During the first quarter of 2016 Italian economy grew at a slightly higher rhythm to the second semester of last year. The Gdp increase by 0.3% on a quarterly basis and by 1% year-on-year went together with a growing use of labour. The total hours worked increased on a quarterly basis by 0.5% to the previous quarter and by 2.1% on an annual basis. This increase involved all the main economic sectors except constructions.
On the labour supply side, in the first quarter of 2016 total employment slightly grew to the previous quarter, after a light decrease in the fourth quarter, but with highly differentiated dynamics among the types of employment. The significant increase in permanent employees was balanced by the decrease in temporary employment and by the stability of the self-employed. Widening gaps emerged also in relation to the age class of employed persons, with an increase for the aged 50-64 and slight decreases for the aged 15-34 and 35-49. The most recent trends measured on seasonally adjusted monthly data and referred to April 2016, recorded improved employment levels, with a total growth of employed persons for the second and consecutive month.
The year-on-year dynamics evidenced between the first quarter of 2015 to the first three month of the current year led to a total growth of 242 thousand employed persons on an annual basis, with a relevant share of permanent employees (+341 thousands), a general stability of temporary employees and a drop in the self-employed, the latter mainly due to para-subordinate workers and self-employed with no employees. The most relevant increase was for part-time jobs, mainly the voluntary type, but also full-time jobs were still increasing. Moreover employment increased especially for men in the northern Italian regions, for the over 50, for graduates and for foreigners on an annual basis.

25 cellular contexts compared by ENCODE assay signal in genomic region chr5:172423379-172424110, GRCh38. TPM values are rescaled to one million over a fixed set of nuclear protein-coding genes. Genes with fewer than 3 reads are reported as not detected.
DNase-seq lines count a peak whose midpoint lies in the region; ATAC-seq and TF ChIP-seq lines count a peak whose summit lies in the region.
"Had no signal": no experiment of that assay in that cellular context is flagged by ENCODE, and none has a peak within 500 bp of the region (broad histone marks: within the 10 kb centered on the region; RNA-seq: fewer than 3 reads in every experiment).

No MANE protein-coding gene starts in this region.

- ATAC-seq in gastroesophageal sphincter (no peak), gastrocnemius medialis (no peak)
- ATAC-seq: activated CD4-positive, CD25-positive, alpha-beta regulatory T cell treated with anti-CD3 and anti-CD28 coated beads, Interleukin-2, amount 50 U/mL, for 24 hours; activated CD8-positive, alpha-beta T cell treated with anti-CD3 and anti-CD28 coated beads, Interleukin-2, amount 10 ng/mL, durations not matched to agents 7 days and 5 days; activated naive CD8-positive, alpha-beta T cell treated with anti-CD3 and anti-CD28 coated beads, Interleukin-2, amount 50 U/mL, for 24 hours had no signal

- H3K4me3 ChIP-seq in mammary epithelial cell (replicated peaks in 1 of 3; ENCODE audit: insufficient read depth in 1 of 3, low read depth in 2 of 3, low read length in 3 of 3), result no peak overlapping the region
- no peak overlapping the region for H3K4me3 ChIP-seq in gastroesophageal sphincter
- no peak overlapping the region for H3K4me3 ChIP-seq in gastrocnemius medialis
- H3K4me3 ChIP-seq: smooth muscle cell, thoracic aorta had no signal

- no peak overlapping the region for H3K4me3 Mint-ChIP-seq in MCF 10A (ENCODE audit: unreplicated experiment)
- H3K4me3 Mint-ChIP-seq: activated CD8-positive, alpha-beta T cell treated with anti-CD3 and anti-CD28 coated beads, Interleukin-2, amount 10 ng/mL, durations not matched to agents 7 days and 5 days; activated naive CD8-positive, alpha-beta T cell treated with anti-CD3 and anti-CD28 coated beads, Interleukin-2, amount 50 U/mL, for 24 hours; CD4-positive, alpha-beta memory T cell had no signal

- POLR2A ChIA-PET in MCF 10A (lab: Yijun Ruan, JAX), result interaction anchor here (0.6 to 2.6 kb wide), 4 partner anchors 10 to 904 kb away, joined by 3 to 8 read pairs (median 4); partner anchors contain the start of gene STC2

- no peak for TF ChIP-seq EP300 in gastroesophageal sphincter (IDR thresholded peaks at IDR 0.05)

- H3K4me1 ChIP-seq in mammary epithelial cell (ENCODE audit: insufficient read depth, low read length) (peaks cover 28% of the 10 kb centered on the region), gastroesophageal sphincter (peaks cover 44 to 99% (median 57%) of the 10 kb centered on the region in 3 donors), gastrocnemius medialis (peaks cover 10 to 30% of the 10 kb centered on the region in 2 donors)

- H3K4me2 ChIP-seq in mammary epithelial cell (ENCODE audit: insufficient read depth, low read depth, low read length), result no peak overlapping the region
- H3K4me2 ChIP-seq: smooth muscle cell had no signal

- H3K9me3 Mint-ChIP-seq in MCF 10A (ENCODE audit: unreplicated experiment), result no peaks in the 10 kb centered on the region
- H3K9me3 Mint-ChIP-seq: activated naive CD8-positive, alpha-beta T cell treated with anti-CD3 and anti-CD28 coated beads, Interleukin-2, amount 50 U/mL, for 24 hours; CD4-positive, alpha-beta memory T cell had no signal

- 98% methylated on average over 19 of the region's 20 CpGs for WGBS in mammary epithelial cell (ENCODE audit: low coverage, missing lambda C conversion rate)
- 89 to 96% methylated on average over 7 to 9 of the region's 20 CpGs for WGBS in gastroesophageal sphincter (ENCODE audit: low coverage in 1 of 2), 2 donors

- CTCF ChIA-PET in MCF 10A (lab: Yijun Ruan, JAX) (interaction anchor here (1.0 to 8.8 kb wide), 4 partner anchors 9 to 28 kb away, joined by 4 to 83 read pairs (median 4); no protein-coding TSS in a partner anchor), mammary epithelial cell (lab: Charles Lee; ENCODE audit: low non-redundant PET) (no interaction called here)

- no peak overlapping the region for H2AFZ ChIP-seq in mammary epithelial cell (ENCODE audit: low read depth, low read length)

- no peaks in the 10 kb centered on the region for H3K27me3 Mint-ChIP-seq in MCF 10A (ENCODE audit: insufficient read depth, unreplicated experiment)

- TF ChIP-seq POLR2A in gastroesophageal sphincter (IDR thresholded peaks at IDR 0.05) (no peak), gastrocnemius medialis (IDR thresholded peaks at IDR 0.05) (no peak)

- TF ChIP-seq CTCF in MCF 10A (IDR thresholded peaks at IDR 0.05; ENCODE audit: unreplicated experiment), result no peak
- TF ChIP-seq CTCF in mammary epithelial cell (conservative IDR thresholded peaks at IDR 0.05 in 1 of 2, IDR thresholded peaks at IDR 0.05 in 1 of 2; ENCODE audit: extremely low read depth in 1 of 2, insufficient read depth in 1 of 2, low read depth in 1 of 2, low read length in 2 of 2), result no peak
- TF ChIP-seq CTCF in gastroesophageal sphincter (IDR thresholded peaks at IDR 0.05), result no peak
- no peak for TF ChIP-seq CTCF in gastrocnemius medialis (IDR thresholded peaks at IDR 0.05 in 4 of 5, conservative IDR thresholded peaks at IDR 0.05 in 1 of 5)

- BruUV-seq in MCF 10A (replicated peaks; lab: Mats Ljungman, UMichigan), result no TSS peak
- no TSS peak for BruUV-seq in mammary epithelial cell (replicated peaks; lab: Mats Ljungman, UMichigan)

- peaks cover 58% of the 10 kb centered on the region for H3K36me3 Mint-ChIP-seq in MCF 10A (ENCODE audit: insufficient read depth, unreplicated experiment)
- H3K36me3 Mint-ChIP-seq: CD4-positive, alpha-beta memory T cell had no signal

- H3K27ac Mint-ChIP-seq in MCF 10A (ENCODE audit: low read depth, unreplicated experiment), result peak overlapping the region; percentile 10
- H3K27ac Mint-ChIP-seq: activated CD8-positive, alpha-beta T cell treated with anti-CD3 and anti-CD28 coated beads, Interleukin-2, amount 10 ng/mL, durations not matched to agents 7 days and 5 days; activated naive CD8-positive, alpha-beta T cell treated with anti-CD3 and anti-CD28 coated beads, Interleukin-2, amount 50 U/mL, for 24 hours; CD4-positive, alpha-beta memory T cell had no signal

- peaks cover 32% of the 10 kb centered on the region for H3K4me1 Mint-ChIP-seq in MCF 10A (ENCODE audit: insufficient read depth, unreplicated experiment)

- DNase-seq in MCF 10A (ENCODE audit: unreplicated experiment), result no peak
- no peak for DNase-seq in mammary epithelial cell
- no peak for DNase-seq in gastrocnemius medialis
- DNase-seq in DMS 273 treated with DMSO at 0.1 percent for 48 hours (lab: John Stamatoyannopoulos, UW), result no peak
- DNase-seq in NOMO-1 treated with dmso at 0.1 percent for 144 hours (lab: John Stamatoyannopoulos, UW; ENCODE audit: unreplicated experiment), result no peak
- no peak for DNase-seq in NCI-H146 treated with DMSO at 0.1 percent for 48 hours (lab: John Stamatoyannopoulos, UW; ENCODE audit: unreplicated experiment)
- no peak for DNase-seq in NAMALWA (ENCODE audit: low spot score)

A significant aspect of the recent dynamics in the labour market was the decrease both on a quarterly and on an annual basis, of the inactive persons (both as absolute numbers and incidence), while the unemployment rate was unchanged to the previous quarter and decreased about one percentage point to the first three months of 2015, with a year-on-year drop by 127 thousands of long-term unemployed persons.
Stock changes in employment implicated significant changes in people’s conditions in the labour market, measured by flow data after twelve months – transitions to permanent jobs of employed persons increased particularly for temporary employees and above all for para-subordinate workers. Moreover the flow from unemployment to employment increased exclusively for the permanent job share. However, the transitions from unemployment to employment increased for the youth aged 15-34 and for men only, and it was higher among the Centre and North residents and among graduates.
As for enterprises, the signs of growth in labour demand strengthened and widened with a significant increase both in employee jobs and in hours worked per capita, and also with the robust reduction in the use of short-time working allowance hours payments, both on a quarterly and on an annual basis. Employment growth was progressively extending to all economic activity sectors, with more intensity in services. The job vacancy rate was stable on a quarterly basis and increased on an annual basis. As for labour cost, social security contributions kept on decreasing due to the significant rebate associated to new hiring of permanent employees.